This coming Monday, Councilmember Licata will bring an alternative resolution to the full Council aimed at diverting all Mercer funding to help address critical repairs to two bridges out in our neighborhoods - long needed safety improvements that are part of the $500 million dollar backlog of identified neighborhood transportation needs largely ignored during the Nickels regime. It's not clear whether even one other councilmember will support his measure.  Conlin now has largely relented and will simply follow the crowd calling for immediate release of the $1.8 million to study the Mayor's 2-way Mercer Non-Fix as the "preferred alternative."


What happened to Conlin - after seeking more time and further study of less costly and real alternatives - he now seems to be going along with the flow:

Just two weeks ago, Conlin as head of the Transportation Committee chose to delay his committee's review of the Mercer issue until after the budget and indicated he did not want a vote on release of the funding until other options were more fully examined in his Committee - options that might really do something to relieve congestion at a heck of a lot less in cost. Now, he too supports the Steinbrueck- Drago aproach releasing the funding now and explicitly calling for evaluation of the Mayor's 2-way $200 million non-fix as the preferred option.  Steinbrueck and Drago essentially forced Conlin to take up this matter immediately in his Transportation Committee by walking on a resolution to the full Council and pre-empting his authority as committee chair.  (Can you imagine what Steinbrueck and Drago would do if another councilmember sought to pre-empt the work of their committees?)  Seeing a solid majority behind the Steinbrueck-Drago fast track approach, Conlin appears to have conceded on all the important points except on the matter of releasing now another $600,000 to complete the EIS.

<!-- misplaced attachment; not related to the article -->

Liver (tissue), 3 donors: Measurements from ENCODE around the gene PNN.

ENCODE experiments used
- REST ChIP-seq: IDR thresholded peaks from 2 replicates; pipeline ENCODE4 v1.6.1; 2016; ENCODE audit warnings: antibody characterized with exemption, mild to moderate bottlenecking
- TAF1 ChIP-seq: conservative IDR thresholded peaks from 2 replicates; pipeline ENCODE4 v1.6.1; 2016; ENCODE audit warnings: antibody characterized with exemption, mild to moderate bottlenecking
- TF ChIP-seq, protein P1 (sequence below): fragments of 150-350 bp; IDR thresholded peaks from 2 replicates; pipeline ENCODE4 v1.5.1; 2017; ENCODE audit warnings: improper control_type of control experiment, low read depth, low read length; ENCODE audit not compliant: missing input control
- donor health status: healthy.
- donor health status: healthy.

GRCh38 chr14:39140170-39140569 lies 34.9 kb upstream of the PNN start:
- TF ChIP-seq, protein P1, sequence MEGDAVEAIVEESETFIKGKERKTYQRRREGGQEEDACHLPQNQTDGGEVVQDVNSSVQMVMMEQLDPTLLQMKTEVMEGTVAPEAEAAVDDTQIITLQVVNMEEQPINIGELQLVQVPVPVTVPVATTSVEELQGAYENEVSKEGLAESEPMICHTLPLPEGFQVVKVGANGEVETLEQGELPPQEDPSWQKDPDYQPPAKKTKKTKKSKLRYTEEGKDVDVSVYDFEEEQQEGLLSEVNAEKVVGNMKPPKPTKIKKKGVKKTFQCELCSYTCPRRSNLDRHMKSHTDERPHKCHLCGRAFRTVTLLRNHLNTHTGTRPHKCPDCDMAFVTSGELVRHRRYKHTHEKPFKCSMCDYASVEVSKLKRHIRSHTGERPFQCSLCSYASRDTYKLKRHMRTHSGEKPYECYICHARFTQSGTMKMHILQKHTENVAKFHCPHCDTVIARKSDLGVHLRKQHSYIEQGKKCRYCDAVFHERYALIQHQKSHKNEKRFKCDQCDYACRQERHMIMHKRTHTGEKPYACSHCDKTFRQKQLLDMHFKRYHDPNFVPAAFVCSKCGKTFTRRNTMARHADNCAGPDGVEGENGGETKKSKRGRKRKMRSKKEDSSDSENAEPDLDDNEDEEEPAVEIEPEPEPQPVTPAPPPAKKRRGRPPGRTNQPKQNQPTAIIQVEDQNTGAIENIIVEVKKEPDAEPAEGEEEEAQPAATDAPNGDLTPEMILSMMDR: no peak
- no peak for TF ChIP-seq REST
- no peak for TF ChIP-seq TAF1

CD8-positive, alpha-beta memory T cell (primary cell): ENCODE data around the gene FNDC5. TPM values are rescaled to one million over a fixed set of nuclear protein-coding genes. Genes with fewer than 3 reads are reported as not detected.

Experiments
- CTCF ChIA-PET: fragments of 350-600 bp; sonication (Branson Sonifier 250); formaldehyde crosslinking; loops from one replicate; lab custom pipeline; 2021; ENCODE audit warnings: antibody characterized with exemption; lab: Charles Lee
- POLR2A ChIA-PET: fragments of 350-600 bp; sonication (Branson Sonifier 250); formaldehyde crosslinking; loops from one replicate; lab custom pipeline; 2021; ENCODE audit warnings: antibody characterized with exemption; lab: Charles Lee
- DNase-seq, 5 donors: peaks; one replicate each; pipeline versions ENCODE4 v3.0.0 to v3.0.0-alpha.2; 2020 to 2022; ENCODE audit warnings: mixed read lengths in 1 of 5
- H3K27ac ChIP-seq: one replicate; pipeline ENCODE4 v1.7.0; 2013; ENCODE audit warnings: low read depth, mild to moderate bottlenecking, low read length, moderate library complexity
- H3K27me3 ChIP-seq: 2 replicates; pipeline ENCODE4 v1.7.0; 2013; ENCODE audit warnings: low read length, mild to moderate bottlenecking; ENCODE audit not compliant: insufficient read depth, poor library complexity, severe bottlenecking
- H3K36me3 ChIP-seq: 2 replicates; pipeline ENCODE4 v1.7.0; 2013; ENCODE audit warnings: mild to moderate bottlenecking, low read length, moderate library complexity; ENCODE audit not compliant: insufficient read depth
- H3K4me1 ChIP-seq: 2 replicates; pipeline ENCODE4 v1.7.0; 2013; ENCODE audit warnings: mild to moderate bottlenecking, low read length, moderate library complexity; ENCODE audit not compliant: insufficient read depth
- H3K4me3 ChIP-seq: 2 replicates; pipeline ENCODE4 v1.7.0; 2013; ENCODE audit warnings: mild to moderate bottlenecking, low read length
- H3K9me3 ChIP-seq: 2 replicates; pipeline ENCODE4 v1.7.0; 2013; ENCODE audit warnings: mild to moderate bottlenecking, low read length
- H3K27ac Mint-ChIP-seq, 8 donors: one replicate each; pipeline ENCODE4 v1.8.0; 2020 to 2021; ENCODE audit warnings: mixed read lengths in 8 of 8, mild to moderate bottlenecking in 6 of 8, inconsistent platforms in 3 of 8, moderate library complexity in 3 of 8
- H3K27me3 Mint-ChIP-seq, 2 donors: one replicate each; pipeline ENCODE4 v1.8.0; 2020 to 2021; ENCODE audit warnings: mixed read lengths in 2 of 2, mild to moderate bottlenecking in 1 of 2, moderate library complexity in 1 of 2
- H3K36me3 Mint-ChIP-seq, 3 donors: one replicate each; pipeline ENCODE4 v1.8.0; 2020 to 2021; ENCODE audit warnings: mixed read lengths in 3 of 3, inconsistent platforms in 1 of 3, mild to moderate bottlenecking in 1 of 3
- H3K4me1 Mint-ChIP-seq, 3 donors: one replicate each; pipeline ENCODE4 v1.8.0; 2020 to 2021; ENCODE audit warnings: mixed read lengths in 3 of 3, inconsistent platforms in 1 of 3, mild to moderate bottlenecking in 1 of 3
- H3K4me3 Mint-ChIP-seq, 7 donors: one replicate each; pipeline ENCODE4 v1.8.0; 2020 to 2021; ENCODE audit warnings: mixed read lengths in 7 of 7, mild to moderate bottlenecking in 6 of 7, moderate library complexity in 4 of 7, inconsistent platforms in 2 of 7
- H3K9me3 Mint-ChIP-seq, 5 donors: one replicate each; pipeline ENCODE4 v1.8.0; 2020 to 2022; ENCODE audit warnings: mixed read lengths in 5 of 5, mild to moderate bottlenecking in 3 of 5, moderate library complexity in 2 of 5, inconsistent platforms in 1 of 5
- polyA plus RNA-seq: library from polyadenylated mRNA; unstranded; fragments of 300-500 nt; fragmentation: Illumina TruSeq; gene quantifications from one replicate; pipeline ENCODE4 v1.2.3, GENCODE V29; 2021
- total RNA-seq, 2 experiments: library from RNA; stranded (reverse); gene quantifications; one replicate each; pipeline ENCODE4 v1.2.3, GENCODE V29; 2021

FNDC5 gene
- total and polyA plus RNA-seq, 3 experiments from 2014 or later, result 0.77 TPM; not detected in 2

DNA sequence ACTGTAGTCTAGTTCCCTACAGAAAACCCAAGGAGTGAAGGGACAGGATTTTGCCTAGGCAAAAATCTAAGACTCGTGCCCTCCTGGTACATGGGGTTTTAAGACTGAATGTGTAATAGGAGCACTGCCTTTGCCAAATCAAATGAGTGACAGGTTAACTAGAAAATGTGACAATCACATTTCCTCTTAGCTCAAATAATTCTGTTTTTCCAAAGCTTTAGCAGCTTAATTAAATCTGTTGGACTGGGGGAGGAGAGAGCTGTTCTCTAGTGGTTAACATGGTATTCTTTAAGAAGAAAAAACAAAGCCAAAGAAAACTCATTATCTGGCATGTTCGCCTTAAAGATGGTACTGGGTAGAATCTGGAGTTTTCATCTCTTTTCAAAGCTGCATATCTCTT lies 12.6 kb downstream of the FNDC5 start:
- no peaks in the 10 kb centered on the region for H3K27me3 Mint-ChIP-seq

Drago openly hostile to Licata while Della seems..... Well....lost:

      When Licata introduced his proposal last week to divert Mercer funding to critical bridge repairs, Councilmember Drago was openly hostile towards him, interrupted him at least twice and quickly "called for the question" to pre-empt further discussion. Councilmember Della still managed to get in a question, naively asking Nick "can't we fund those two bridge projects anyway and separate funding for that from our decision to release funds for Mercer?”  Looking somewhat bemused, Licata had to remind Della it's a zero-sum game "there ain't no money for those safety repairs David if we pour it all into South Lake Union."  Della still blindly cast his lot with the Paul Allen crowd and seems quite literally lost when it comes to understanding what's at stake here.  He's captivated by the Vulcan mantra of jobs jobs jobs.  Of course, if we took only a fraction of the public dollars the Mayor wants to pour into South Lake Union and used them in Southeast Seattle, the ID, Capitol Hill, SW Seattle and other low income and minority neighborhoods, it could generate far more in tax revenues and jobs for our city - and especially jobs tailored to the needs, interests and skills of longtime inner-city low income and minority residents that Mr. Della says he represents.